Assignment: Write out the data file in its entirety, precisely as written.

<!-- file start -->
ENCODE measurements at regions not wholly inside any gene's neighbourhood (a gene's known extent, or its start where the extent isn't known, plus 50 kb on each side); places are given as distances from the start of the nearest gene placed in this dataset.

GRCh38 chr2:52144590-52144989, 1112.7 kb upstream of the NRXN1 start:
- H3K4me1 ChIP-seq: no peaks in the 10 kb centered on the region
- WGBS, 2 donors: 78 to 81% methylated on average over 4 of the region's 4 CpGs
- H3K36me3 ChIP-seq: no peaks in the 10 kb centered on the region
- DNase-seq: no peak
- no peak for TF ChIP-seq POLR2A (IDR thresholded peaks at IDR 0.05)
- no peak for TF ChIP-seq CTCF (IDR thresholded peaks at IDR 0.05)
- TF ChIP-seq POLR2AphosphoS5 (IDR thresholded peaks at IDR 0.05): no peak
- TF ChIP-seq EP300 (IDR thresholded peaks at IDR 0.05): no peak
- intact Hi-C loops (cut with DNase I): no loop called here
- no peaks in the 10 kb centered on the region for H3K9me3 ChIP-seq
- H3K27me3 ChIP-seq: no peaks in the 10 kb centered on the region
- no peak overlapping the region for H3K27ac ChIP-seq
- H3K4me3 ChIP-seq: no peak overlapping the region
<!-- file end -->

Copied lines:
ENCODE measurements at regions not wholly inside any gene's neighbourhood (a gene's known extent, or its start where the extent isn't known, plus 50 kb on each side); places are given as distances from the start of the nearest gene placed in this dataset.

GRCh38 chr2:52144590-52144989, 1112.7 kb upstream of the NRXN1 start:
- H3K4me1 ChIP-seq: no peaks in the 10 kb centered on the region
- WGBS, 2 donors: 78 to 81% methylated on average over 4 of the region's 4 CpGs
- H3K36me3 ChIP-seq: no peaks in the 10 kb centered on the region
- DNase-seq: no peak
- no peak for TF ChIP-seq POLR2A (IDR thresholded peaks at IDR 0.05)
- no peak for TF ChIP-seq CTCF (IDR thresholded peaks at IDR 0.05)
- TF ChIP-seq POLR2AphosphoS5 (IDR thresholded peaks at IDR 0.05): no peak
- TF ChIP-seq EP300 (IDR thresholded peaks at IDR 0.05): no peak
- intact Hi-C loops (cut with DNase I): no loop called here
- no peaks in the 10 kb centered on the region for H3K9me3 ChIP-seq
- H3K27me3 ChIP-seq: no peaks in the 10 kb centered on the region
- no peak overlapping the region for H3K27ac ChIP-seq
- H3K4me3 ChIP-seq: no peak overlapping the region